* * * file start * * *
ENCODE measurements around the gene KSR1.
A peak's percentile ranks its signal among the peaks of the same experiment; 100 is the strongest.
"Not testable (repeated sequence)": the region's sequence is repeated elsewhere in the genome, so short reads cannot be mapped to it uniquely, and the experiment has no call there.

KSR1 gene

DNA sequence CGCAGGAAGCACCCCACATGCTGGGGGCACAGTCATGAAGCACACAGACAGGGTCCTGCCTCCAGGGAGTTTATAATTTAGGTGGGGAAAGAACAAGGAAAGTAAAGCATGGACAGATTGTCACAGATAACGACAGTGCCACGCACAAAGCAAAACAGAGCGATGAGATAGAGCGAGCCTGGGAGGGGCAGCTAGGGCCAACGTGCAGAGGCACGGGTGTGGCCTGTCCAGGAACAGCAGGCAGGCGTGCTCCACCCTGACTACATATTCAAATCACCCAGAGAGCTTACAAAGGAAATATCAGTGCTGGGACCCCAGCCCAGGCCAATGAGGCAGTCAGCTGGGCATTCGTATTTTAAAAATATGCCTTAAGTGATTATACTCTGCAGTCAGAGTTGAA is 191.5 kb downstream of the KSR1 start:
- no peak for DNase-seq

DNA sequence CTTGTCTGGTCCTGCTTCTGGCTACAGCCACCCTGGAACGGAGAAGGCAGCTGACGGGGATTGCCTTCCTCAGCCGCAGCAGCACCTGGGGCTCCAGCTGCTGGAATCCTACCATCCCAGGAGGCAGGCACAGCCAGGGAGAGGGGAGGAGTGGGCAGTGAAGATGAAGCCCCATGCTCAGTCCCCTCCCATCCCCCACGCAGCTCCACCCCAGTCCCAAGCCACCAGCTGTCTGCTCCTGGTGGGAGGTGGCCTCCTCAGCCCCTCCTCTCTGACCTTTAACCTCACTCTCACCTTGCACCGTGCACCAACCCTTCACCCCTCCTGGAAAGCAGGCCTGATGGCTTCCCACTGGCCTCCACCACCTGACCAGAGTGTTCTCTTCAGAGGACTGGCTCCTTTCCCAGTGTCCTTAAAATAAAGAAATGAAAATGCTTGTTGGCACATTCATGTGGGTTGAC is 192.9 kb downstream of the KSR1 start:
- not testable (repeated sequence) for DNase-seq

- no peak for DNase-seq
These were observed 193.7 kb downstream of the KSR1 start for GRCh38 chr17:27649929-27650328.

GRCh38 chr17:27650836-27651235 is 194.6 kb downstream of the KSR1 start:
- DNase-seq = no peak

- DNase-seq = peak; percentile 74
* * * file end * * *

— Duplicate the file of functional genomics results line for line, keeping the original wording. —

ENCODE measurements around the gene KSR1.
A peak's percentile ranks its signal among the peaks of the same experiment; 100 is the strongest.
"Not testable (repeated sequence)": the region's sequence is repeated elsewhere in the genome, so short reads cannot be mapped to it uniquely, and the experiment has no call there.

KSR1 gene

DNA sequence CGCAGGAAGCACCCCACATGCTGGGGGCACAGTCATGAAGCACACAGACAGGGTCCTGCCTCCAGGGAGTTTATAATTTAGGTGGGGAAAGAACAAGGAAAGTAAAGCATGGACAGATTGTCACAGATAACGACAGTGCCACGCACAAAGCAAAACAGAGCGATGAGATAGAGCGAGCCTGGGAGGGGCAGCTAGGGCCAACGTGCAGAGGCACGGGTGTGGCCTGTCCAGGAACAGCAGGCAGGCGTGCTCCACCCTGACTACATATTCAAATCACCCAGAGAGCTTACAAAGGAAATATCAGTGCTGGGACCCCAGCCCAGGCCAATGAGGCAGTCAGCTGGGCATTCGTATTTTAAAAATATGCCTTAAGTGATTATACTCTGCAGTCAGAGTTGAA is 191.5 kb downstream of the KSR1 start:
- no peak for DNase-seq

DNA sequence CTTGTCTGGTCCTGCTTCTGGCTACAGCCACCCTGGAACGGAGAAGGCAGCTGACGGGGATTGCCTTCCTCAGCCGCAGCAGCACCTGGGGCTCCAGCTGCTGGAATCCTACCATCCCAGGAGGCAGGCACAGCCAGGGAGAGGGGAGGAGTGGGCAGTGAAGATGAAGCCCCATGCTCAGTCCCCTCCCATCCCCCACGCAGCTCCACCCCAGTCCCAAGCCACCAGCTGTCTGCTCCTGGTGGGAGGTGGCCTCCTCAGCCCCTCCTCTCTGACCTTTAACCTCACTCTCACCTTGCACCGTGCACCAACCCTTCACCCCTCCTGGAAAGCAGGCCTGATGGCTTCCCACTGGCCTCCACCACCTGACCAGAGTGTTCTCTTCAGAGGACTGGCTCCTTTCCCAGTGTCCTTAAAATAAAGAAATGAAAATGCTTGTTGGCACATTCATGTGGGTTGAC is 192.9 kb downstream of the KSR1 start:
- not testable (repeated sequence) for DNase-seq

- no peak for DNase-seq
These were observed 193.7 kb downstream of the KSR1 start for GRCh38 chr17:27649929-27650328.

GRCh38 chr17:27650836-27651235 is 194.6 kb downstream of the KSR1 start:
- DNase-seq = no peak

- DNase-seq = peak; percentile 74